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JISC Mobile is live: what do you think?

We have today launched JISC Mobile, a cut-down version of the JISC website, optimised for mobile use.

The site contains recent content that users are likely to want to access whilst on the move, such as news items or podcasts. It doesn’t contain all the content on the JISC website and links are provided on every page back to the main site for those who want to explore further (although the main site is not optimised for mobile devices).

JISC Mobile is a pilot service and we have deliberately started small to assess demand and get early feedback from users. Please help us to improve the site by telling us what you think, if you value such a service, and what other JISC content you would like to access on your mobile device.

It is also a ‘beta’ service, i.e. it uses new technology that is still in its development cycle. The site might sometimes fail or give unexpected results. Again, you can help us to improve it by reporting any bugs.

JISC Mobile was developed for us by ILRT at the University of Bristol, based upon their Mobile Campus Assistant software. The software was initially developed via a JISC-funded Rapid Innovation project and is being further developed in the MyMobileBristol project under the JISC Business and Community Engagement programme.

The application harvests content from a number of external sources (in our case, RSS feeds from the JISC website) and converts them into RDF for storage in a database. This RDF Store is then queried via a RESTful interface that outputs the content in mobile-optimised HTML. The benefit of this approach is that we are not having to create and maintain content separately for the mobile website. It uses existing data that only needs to be managed in one place.

JISC Mobile has extended the functionality of Mobile Campus Assistant. One of the main challenges was the developers needed to build code to identify and transform data structures within the source RSS so they are optimised for mobile. For example, tables are linearised in the mobile version as multi-column tables do not work on a small screen and we took the decision to remove all images to increase the performance of the pages, especially over 3G (and slower) networks. As with Mobile Campus Assistant, the code developed in this project is open source and is available on Github.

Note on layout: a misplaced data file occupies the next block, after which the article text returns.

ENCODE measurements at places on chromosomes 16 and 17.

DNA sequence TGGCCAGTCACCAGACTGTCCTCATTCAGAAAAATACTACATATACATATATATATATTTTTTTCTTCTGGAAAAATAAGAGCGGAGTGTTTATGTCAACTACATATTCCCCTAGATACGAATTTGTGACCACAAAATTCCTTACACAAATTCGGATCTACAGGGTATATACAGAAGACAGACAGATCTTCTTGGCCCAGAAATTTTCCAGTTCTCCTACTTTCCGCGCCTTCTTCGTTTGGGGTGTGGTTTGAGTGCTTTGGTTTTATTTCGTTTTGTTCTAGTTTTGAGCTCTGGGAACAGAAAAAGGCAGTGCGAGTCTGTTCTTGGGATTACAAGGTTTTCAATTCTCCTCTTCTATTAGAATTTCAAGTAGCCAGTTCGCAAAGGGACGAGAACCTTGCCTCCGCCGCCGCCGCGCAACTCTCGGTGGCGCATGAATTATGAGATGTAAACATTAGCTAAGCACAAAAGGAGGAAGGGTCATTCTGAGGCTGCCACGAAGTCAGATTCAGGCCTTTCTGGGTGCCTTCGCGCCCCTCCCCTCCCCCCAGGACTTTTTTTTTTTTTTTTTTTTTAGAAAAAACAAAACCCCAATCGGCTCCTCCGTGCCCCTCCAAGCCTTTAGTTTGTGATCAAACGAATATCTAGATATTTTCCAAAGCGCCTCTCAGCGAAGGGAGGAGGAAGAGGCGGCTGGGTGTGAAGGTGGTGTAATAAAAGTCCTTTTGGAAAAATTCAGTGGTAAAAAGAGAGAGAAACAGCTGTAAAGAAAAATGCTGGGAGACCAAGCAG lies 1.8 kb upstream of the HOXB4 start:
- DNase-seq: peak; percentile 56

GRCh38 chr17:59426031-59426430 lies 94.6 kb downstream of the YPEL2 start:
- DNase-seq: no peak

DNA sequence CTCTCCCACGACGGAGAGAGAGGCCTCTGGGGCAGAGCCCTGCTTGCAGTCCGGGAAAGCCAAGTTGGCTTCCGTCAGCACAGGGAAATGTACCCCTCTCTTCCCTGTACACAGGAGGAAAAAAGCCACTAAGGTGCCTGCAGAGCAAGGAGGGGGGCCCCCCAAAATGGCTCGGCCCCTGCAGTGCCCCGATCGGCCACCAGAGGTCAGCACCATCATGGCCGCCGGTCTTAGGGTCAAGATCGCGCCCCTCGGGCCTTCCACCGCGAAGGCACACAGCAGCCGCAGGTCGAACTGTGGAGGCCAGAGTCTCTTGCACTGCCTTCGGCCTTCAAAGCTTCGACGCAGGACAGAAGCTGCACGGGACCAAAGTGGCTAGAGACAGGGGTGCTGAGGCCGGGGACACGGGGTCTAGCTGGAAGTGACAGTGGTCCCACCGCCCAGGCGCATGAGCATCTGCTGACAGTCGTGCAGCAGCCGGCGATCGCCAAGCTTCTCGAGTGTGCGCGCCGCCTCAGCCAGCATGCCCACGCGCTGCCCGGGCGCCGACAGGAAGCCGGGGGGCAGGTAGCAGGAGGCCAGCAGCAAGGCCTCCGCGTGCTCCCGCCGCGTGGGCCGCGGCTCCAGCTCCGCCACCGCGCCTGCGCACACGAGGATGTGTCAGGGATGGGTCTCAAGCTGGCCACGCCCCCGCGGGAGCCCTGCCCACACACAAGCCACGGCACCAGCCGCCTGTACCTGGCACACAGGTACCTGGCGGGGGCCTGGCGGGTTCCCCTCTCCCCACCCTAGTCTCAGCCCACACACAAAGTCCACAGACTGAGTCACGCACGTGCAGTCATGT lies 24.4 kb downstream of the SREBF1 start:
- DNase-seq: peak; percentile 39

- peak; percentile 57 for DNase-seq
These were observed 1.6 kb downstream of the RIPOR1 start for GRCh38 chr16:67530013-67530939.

Some interesting issues arose as a result of working within the limitations that mobile imposes. For example, the importance of microcopy came to the fore. We needed to change the ‘Supporting Your Institution’ section on the main website to ‘Institutional Support’ on the mobile version because the former label would not fit on a small screen. It’s a less than ideal compromise as it subtly changes the meaning, from an active to a passive mode.  Unless we want to maintain 2 separate versions of our content (and we don’t have the resources for that), this illustrates the need for content strategists to consider the mobile experience from the outset, from the length of headings to the use of data structures within pages. As the demand for mobile access to the web is increasing rapidly (and will overtake desktop access in a matter of years), our content needs to get in shape; snappier, leaner and more flexible.

JISC Mobile is available at We’d love to hear your comments and please report any bugs. There is a feedback page on the site itself or email us at If you blog or tweet about it, please mark your posts with #jiscweb so we can find them.

Note: This blog post was also published on the JISC corporate blog

By Ben Whitehouse

I'm head of web at Jisc. My team manages and other web services. I'm responsible for ensuring the overall user experience of the Jisc web estate is simple, clear and consistent

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